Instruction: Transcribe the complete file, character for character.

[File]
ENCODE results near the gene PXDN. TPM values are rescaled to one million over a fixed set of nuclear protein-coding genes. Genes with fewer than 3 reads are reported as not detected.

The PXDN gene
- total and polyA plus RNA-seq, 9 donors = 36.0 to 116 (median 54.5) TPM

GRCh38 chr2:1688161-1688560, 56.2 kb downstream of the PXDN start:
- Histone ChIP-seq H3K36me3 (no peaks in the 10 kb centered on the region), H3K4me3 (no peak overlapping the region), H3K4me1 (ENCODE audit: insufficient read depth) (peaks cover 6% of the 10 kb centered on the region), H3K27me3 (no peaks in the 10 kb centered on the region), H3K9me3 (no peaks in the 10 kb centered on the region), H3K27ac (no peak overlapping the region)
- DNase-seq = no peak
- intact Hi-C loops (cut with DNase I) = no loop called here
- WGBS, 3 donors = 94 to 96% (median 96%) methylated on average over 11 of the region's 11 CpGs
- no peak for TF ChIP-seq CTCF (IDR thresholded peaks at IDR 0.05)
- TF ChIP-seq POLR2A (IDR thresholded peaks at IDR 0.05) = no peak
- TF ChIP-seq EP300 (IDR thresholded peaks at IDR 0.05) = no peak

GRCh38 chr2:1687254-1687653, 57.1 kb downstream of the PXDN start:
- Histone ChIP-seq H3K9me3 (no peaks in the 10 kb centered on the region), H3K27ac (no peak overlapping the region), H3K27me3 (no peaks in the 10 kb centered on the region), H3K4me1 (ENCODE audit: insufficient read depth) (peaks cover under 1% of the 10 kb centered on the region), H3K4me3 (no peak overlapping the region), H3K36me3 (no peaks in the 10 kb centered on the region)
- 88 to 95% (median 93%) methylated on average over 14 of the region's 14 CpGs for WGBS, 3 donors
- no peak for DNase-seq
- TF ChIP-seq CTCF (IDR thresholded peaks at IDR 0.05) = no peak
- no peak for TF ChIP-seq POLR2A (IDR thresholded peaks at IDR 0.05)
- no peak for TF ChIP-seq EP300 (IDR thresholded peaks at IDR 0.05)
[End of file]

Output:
ENCODE results near the gene PXDN. TPM values are rescaled to one million over a fixed set of nuclear protein-coding genes. Genes with fewer than 3 reads are reported as not detected.

The PXDN gene
- total and polyA plus RNA-seq, 9 donors = 36.0 to 116 (median 54.5) TPM

GRCh38 chr2:1688161-1688560, 56.2 kb downstream of the PXDN start:
- Histone ChIP-seq H3K36me3 (no peaks in the 10 kb centered on the region), H3K4me3 (no peak overlapping the region), H3K4me1 (ENCODE audit: insufficient read depth) (peaks cover 6% of the 10 kb centered on the region), H3K27me3 (no peaks in the 10 kb centered on the region), H3K9me3 (no peaks in the 10 kb centered on the region), H3K27ac (no peak overlapping the region)
- DNase-seq = no peak
- intact Hi-C loops (cut with DNase I) = no loop called here
- WGBS, 3 donors = 94 to 96% (median 96%) methylated on average over 11 of the region's 11 CpGs
- no peak for TF ChIP-seq CTCF (IDR thresholded peaks at IDR 0.05)
- TF ChIP-seq POLR2A (IDR thresholded peaks at IDR 0.05) = no peak
- TF ChIP-seq EP300 (IDR thresholded peaks at IDR 0.05) = no peak

GRCh38 chr2:1687254-1687653, 57.1 kb downstream of the PXDN start:
- Histone ChIP-seq H3K9me3 (no peaks in the 10 kb centered on the region), H3K27ac (no peak overlapping the region), H3K27me3 (no peaks in the 10 kb centered on the region), H3K4me1 (ENCODE audit: insufficient read depth) (peaks cover under 1% of the 10 kb centered on the region), H3K4me3 (no peak overlapping the region), H3K36me3 (no peaks in the 10 kb centered on the region)
- 88 to 95% (median 93%) methylated on average over 14 of the region's 14 CpGs for WGBS, 3 donors
- no peak for DNase-seq
- TF ChIP-seq CTCF (IDR thresholded peaks at IDR 0.05) = no peak
- no peak for TF ChIP-seq POLR2A (IDR thresholded peaks at IDR 0.05)
- no peak for TF ChIP-seq EP300 (IDR thresholded peaks at IDR 0.05)